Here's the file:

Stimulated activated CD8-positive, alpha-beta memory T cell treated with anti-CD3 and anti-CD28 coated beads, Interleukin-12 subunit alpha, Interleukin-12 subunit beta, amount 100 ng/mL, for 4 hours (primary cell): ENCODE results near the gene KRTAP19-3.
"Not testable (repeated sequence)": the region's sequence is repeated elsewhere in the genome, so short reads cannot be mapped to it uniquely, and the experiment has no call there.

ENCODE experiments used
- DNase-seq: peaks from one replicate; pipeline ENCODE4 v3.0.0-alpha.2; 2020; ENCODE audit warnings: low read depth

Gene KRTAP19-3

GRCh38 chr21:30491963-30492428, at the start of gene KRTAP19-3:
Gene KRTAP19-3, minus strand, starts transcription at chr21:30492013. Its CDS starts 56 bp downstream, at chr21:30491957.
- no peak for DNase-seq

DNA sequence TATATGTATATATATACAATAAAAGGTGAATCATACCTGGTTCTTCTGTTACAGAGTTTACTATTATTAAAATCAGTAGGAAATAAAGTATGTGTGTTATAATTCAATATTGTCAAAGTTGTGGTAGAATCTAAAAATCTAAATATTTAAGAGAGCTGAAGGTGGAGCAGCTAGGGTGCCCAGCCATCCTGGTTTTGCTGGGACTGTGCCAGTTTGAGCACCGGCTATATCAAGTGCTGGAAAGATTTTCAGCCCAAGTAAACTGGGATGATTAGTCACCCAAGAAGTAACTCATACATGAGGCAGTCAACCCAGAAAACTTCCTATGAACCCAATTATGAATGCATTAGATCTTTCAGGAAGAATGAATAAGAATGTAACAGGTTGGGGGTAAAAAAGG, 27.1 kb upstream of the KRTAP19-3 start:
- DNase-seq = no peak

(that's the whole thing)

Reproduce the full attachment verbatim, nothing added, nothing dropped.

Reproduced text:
Stimulated activated CD8-positive, alpha-beta memory T cell treated with anti-CD3 and anti-CD28 coated beads, Interleukin-12 subunit alpha, Interleukin-12 subunit beta, amount 100 ng/mL, for 4 hours (primary cell): ENCODE results near the gene KRTAP19-3.
"Not testable (repeated sequence)": the region's sequence is repeated elsewhere in the genome, so short reads cannot be mapped to it uniquely, and the experiment has no call there.

ENCODE experiments used
- DNase-seq: peaks from one replicate; pipeline ENCODE4 v3.0.0-alpha.2; 2020; ENCODE audit warnings: low read depth

Gene KRTAP19-3

GRCh38 chr21:30491963-30492428, at the start of gene KRTAP19-3:
Gene KRTAP19-3, minus strand, starts transcription at chr21:30492013. Its CDS starts 56 bp downstream, at chr21:30491957.
- no peak for DNase-seq

DNA sequence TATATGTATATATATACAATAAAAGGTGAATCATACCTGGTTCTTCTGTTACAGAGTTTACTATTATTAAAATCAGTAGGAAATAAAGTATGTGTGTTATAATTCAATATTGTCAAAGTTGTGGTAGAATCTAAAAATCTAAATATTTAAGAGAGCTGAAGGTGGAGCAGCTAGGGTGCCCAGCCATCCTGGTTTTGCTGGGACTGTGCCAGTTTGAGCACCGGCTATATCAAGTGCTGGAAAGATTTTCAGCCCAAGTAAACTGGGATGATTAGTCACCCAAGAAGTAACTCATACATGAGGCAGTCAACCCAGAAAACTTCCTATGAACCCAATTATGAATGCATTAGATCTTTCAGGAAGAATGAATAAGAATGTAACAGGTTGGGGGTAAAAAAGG, 27.1 kb upstream of the KRTAP19-3 start:
- DNase-seq = no peak